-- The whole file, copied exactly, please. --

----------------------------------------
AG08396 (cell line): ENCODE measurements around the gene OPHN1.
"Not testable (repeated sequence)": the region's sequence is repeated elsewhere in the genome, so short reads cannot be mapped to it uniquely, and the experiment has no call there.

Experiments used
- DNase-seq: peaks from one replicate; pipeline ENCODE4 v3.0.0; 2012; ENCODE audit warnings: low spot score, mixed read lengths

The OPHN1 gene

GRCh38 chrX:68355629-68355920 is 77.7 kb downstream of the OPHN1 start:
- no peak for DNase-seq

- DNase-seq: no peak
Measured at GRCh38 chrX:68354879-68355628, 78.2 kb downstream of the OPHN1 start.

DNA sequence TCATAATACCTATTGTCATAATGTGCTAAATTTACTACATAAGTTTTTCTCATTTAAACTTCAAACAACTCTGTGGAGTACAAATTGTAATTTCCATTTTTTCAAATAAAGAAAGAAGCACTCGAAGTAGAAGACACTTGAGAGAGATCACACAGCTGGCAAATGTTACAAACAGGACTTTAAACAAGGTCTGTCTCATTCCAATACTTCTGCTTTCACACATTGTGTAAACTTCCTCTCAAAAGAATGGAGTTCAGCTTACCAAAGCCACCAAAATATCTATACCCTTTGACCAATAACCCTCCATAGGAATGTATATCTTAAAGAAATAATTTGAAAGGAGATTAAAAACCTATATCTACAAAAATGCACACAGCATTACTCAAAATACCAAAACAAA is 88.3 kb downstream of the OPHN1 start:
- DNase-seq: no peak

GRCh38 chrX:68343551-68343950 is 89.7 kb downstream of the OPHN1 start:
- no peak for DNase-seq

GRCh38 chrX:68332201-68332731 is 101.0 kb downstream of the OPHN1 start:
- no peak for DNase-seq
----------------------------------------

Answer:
AG08396 (cell line): ENCODE measurements around the gene OPHN1.
"Not testable (repeated sequence)": the region's sequence is repeated elsewhere in the genome, so short reads cannot be mapped to it uniquely, and the experiment has no call there.

Experiments used
- DNase-seq: peaks from one replicate; pipeline ENCODE4 v3.0.0; 2012; ENCODE audit warnings: low spot score, mixed read lengths

The OPHN1 gene

GRCh38 chrX:68355629-68355920 is 77.7 kb downstream of the OPHN1 start:
- no peak for DNase-seq

- DNase-seq: no peak
Measured at GRCh38 chrX:68354879-68355628, 78.2 kb downstream of the OPHN1 start.

DNA sequence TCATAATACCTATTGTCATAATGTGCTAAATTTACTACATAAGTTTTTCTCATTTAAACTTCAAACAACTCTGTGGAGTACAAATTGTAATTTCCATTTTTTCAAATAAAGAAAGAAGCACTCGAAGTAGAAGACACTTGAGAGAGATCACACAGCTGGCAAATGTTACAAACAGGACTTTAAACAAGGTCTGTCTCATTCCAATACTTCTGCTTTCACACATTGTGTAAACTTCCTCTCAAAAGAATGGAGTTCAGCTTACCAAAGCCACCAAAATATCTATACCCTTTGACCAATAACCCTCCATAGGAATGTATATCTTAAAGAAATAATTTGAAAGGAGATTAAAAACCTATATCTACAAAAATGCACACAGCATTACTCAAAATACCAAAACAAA is 88.3 kb downstream of the OPHN1 start:
- DNase-seq: no peak

GRCh38 chrX:68343551-68343950 is 89.7 kb downstream of the OPHN1 start:
- no peak for DNase-seq

GRCh38 chrX:68332201-68332731 is 101.0 kb downstream of the OPHN1 start:
- no peak for DNase-seq